The complaint alleges that these actions by Fisher and the other defendants in concert with him have denied plaintiff various constitutional and legal rights and have resulted in the damages for which he prays.
I. Prosecutorial Immunity
The law of this circuit is clear: a state prosecutor has quasi-judicial immunity even where malice is alleged so long as he is acting within the scope of his prosecutorial discretion. Littleton v. Berbling, 468 F.2d 389 (7th Cir. 1972), Cert. denied in part, 414 U.S. 1143, 94 S.Ct. 894, 39 L.Ed.2d 97 (1974), Rev'd in part on other grounds, 414 U.S. 488, 94 S.Ct. 669, 38 L.Ed.2d 674; 414 U.S. 514, 94 S.Ct. 685, 38 L.Ed.2d 694; French v. Corrigan, 432 F.2d 1211 (7th Cir. 1970), Cert. denied, 401 U.S. 915, 91 S.Ct. 890, 27 L.Ed.2d 814 (1971); Hampton v. City of Chicago, 484 F.2d 602, 606-09 (7th Cir. 1973).1 Plaintiff concedes that Fisher was acting within his prosecutorial discretion in deciding whether or not to prosecute and that if the generally accepted rule stands, his recovery is barred. He nevertheless in effect argues that a better balance could be struck between the rights of individuals and the interests of the public by limiting prosecutors to the good faith defense afforded to police officers for purposes of § 1983, I. e., a qualified privilege. See Tritsis v. Backer, 501 F.2d 1021 (7th Cir. 1974); Brubaker v. King, 7 Cir., 505 F.2d 534 (1974).
This court considered a similar argument in Littleton. It stated: "In essence, it seems that prosecutors are closer to the judge in Pierson (v. Ray, 386 U.S. 547, 87 S.Ct. 1213, 18 L.Ed.2d 288 (1967)) than to the policeman in Monroe v. Pape (365 U.S. 167, 81 S.Ct. 473, 5 L.Ed.2d 492 (1961))." 468 F.2d 409-10. Being of the opinion that the rationale of the generally accepted rule, as stated in the cases, continues to have controlling validifying effect, we have not been persuaded to repudiate or dilute the rule. The dismissal of plaintiff's complaint against Fisher was proper.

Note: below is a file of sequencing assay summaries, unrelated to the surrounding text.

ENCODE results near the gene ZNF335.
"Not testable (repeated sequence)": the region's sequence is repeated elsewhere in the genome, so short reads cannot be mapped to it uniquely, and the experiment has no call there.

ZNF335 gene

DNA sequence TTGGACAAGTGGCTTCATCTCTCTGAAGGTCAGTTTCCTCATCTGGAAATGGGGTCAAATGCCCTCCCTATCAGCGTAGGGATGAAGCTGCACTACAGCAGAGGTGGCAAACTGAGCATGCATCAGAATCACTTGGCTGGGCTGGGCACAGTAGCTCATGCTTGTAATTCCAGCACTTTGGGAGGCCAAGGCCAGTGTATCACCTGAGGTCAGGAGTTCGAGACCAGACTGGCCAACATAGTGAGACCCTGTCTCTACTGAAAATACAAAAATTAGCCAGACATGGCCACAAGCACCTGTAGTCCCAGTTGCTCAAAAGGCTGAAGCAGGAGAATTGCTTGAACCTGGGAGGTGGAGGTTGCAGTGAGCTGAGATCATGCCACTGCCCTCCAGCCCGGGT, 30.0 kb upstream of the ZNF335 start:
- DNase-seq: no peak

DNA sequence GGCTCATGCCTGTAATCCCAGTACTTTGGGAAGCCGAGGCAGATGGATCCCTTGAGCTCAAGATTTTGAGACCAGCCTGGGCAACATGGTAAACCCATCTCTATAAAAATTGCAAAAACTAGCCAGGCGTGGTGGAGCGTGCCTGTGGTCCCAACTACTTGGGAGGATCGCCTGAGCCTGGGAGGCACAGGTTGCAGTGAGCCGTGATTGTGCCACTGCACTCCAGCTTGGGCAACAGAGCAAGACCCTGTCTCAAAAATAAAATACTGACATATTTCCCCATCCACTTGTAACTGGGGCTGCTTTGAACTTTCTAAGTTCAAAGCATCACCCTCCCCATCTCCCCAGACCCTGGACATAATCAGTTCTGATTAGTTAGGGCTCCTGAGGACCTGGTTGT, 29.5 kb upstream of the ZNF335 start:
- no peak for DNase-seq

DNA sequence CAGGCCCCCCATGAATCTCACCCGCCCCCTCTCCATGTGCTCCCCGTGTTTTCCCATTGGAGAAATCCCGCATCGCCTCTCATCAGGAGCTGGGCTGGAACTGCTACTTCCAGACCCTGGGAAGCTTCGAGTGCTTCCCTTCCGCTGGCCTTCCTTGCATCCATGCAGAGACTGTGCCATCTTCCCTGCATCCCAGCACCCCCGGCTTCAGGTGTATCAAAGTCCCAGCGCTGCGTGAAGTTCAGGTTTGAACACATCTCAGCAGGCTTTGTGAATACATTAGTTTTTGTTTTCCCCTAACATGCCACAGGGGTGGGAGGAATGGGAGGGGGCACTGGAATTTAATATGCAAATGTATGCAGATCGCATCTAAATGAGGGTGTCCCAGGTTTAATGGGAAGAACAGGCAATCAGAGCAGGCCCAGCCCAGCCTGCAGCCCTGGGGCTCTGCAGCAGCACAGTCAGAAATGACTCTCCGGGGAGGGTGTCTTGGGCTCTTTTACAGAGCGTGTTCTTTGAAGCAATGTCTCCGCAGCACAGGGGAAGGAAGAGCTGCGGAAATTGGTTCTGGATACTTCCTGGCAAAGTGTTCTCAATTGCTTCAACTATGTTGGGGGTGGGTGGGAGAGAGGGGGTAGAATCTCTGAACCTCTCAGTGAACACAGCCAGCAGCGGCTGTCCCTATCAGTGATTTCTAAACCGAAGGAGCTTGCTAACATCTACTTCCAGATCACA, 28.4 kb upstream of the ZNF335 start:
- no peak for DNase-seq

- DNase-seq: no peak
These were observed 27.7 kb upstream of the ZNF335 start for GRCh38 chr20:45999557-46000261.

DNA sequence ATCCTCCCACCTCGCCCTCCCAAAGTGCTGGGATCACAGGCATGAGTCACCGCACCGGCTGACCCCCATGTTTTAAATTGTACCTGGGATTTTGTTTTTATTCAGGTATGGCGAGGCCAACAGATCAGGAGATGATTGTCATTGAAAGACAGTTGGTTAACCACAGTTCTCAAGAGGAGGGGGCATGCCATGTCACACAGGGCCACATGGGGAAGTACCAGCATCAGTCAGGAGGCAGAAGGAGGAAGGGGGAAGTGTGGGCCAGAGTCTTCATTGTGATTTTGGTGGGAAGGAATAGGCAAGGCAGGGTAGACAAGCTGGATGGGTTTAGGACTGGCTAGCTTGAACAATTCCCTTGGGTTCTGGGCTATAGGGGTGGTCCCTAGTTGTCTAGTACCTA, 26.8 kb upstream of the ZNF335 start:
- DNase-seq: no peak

II. Private Defendants
An action is not within the scope of § 1983 unless that action is under color of state law. Nevertheless, when private persons engage in prohibited conduct with nonimmune state officials, they are acting under color of state law for purposes of § 1983. United States v. Price, 383 U.S. 787, 794, 86 S.Ct. 1152, 16 L.Ed.2d 267 (1966). According to plaintiff, the private defendants were acting under color of state law because they were acting "in concert" with Fisher, a state official.
It has been stated by several courts that an allegation that private persons have conspired with an immune state official is insufficient to fulfill the color of state law requirement of § 1983. In Hansen v. Ahlgrimm, 520 F.2d 768 (7th Cir. 1975), this court recently stated: